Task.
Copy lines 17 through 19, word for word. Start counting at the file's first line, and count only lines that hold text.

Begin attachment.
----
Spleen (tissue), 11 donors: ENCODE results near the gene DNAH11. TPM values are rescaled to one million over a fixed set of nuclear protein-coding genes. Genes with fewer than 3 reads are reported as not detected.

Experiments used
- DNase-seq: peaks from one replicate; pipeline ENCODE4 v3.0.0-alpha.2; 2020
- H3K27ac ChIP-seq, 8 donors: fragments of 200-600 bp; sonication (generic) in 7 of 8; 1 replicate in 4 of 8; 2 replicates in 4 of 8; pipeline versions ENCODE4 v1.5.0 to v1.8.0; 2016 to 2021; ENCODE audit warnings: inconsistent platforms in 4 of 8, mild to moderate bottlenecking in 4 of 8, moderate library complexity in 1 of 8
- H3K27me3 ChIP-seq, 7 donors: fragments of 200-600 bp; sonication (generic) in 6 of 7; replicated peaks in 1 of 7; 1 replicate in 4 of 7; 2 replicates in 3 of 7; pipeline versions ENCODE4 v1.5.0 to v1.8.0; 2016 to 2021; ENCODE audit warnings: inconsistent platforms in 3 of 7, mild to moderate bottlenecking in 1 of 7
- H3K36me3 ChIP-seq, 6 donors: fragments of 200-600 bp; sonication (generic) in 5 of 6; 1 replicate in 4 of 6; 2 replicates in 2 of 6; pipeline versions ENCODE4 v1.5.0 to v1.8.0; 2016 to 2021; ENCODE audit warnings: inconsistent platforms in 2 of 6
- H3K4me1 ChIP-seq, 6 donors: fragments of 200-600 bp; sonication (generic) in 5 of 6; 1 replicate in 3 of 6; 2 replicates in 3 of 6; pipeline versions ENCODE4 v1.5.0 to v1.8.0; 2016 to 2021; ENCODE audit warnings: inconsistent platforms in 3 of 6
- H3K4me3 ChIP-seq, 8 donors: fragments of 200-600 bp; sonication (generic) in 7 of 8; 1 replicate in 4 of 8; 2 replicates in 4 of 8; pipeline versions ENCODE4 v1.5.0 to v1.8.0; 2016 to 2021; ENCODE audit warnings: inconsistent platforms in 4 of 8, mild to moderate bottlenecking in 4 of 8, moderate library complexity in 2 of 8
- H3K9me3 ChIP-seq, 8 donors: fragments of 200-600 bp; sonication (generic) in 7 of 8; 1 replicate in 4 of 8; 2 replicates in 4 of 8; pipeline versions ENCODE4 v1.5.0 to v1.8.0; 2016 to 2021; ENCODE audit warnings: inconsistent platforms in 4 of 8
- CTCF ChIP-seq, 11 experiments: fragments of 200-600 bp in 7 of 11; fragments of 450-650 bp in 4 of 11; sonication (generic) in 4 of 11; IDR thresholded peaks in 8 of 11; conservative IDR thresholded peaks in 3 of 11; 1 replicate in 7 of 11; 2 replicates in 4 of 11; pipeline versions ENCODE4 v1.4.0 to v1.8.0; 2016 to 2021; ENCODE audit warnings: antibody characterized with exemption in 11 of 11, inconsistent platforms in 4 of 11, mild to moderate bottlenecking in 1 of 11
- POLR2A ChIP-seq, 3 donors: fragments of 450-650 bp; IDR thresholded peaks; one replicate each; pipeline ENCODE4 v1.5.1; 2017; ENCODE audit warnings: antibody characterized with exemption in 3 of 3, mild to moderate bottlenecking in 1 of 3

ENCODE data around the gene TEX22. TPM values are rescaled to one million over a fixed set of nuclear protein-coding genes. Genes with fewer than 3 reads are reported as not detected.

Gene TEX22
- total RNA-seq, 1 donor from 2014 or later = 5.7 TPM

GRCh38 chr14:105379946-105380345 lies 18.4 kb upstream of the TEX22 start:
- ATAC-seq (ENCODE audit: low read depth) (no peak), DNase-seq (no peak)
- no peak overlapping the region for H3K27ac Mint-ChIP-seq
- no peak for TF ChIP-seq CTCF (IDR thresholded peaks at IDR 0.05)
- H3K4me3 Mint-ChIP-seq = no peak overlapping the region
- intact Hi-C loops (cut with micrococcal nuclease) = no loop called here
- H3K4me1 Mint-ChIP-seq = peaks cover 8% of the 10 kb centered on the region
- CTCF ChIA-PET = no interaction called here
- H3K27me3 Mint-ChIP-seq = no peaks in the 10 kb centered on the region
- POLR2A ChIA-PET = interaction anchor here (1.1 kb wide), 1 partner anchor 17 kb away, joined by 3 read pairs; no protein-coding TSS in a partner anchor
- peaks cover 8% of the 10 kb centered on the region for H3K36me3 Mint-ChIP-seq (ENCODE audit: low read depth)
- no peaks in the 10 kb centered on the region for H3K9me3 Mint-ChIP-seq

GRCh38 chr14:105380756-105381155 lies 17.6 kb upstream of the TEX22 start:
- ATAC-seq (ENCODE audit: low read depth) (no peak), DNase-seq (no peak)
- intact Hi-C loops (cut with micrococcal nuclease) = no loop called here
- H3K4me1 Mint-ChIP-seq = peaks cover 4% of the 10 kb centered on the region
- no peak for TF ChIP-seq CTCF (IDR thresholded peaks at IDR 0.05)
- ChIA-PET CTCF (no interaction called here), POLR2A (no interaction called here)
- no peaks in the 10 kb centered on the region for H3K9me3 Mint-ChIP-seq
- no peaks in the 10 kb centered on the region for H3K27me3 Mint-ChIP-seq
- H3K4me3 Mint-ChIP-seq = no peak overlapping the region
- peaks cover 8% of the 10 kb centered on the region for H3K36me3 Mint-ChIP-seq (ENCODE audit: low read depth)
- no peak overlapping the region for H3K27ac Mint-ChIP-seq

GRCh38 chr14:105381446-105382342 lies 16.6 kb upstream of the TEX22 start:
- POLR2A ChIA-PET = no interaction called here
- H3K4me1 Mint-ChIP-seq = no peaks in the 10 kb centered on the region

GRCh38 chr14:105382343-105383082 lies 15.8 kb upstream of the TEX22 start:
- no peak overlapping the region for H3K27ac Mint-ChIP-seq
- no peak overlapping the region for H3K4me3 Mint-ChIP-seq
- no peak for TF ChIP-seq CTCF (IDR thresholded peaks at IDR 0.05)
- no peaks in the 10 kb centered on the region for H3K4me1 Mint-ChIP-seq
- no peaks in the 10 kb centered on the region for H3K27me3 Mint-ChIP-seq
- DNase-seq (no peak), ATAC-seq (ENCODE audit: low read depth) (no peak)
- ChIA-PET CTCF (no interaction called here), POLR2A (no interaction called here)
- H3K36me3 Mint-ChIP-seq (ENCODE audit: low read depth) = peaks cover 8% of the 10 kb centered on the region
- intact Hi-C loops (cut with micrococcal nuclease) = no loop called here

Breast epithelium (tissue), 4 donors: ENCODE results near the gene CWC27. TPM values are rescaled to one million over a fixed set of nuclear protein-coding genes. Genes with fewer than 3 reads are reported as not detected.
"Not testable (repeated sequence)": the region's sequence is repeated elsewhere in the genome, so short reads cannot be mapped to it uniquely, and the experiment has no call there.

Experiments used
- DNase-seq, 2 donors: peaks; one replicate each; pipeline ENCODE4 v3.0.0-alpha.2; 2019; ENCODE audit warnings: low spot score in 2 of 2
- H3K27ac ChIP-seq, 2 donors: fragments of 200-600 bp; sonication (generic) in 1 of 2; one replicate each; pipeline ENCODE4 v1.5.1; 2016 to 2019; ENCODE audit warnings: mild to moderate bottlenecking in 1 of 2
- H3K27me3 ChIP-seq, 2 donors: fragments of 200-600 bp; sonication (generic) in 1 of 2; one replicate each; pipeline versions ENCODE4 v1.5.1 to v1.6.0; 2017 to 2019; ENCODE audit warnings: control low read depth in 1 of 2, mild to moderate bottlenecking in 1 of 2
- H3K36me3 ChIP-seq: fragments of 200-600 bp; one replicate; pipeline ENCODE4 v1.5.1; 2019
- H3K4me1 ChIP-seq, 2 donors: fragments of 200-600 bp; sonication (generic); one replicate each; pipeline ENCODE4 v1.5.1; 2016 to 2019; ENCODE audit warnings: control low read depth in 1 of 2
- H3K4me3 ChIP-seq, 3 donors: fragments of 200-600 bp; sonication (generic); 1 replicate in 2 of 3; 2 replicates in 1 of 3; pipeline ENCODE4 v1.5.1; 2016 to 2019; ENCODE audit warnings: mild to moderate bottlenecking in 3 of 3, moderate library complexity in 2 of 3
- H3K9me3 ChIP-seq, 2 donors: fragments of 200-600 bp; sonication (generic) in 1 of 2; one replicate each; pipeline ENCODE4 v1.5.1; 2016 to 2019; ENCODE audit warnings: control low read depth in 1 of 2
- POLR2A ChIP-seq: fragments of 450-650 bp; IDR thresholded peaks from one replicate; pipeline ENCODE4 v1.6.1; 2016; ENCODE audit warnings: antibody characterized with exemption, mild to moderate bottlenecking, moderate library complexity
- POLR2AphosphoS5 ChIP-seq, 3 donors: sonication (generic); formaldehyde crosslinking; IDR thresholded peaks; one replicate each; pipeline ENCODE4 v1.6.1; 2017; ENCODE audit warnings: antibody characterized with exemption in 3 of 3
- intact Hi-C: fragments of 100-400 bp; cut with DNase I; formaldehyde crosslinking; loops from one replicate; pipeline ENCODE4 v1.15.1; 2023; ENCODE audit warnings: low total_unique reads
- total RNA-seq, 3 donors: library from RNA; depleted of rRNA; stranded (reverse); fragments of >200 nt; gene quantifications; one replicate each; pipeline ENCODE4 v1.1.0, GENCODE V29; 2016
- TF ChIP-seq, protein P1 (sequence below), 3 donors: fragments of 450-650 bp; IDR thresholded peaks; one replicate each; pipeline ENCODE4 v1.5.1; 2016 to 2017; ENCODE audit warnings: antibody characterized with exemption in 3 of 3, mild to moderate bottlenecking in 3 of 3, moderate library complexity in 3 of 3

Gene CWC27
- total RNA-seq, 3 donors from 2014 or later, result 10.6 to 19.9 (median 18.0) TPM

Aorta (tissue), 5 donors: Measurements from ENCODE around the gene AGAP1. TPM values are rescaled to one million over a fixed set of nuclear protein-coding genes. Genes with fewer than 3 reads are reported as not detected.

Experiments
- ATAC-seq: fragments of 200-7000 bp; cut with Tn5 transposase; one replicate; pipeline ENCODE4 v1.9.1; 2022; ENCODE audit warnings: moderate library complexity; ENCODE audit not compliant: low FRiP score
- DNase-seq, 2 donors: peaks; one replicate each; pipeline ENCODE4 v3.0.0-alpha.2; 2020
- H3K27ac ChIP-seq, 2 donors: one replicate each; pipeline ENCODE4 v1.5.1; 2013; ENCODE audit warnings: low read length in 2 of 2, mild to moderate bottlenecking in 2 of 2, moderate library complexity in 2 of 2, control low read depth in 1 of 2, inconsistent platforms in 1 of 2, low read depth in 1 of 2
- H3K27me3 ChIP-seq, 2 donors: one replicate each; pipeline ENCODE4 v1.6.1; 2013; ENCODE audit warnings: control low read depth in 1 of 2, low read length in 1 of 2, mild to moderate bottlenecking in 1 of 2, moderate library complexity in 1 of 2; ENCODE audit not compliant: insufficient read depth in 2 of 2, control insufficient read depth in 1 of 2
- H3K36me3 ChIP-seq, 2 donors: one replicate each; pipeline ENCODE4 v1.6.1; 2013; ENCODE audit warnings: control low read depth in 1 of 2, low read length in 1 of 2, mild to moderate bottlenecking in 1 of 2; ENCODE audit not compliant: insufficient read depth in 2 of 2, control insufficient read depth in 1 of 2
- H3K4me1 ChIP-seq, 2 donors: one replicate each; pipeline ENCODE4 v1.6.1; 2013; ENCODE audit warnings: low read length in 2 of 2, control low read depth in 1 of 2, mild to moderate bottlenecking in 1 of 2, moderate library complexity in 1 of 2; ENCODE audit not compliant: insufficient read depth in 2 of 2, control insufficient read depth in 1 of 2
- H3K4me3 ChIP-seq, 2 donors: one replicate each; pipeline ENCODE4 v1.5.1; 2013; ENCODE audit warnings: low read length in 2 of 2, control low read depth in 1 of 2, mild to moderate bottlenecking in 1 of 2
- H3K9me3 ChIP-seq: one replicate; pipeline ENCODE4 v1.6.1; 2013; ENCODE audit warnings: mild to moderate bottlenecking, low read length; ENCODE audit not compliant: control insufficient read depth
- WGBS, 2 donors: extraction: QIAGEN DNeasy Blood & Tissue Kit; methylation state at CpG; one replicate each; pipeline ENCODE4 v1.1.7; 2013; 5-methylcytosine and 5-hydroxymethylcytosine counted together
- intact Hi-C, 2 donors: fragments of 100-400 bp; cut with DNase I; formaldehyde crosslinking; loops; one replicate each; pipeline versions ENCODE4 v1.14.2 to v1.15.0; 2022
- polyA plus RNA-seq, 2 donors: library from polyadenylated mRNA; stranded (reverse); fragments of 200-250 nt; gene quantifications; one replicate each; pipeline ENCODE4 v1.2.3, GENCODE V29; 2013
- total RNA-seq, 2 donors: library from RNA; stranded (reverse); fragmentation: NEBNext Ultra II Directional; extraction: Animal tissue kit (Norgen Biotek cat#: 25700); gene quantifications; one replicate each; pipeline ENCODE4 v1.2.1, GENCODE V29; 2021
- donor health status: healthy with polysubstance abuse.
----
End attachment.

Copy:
- no peak overlapping the region for H3K27ac Mint-ChIP-seq
- no peak for TF ChIP-seq CTCF (IDR thresholded peaks at IDR 0.05)
- H3K4me3 Mint-ChIP-seq = no peak overlapping the region